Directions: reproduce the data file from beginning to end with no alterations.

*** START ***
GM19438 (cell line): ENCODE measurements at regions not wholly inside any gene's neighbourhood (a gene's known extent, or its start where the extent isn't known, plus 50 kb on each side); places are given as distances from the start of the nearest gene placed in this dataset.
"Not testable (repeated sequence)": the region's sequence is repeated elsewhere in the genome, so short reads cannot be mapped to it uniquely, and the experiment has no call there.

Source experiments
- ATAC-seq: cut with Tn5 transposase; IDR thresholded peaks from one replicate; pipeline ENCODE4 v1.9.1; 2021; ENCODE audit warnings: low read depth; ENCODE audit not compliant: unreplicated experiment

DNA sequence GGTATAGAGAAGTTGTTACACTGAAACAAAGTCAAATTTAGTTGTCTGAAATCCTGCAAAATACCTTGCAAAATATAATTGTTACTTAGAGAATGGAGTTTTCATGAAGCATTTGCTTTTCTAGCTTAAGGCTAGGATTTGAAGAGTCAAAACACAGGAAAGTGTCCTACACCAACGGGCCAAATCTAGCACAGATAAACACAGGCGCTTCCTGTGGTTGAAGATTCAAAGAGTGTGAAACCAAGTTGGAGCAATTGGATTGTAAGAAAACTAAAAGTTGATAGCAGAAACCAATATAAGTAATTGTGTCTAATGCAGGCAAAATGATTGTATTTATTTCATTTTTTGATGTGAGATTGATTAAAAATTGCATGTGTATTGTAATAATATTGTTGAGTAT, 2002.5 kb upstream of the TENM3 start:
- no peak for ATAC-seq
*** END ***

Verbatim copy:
GM19438 (cell line): ENCODE measurements at regions not wholly inside any gene's neighbourhood (a gene's known extent, or its start where the extent isn't known, plus 50 kb on each side); places are given as distances from the start of the nearest gene placed in this dataset.
"Not testable (repeated sequence)": the region's sequence is repeated elsewhere in the genome, so short reads cannot be mapped to it uniquely, and the experiment has no call there.

Source experiments
- ATAC-seq: cut with Tn5 transposase; IDR thresholded peaks from one replicate; pipeline ENCODE4 v1.9.1; 2021; ENCODE audit warnings: low read depth; ENCODE audit not compliant: unreplicated experiment

DNA sequence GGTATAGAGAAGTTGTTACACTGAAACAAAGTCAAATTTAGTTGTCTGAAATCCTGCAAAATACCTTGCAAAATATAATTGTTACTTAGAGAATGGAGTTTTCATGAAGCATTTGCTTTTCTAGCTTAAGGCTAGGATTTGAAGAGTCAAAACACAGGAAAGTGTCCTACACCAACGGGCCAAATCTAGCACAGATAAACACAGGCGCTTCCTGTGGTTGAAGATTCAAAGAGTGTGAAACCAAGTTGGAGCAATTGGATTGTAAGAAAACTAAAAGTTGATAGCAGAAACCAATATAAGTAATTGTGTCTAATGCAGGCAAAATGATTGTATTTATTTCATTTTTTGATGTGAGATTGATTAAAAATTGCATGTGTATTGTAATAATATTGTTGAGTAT, 2002.5 kb upstream of the TENM3 start:
- no peak for ATAC-seq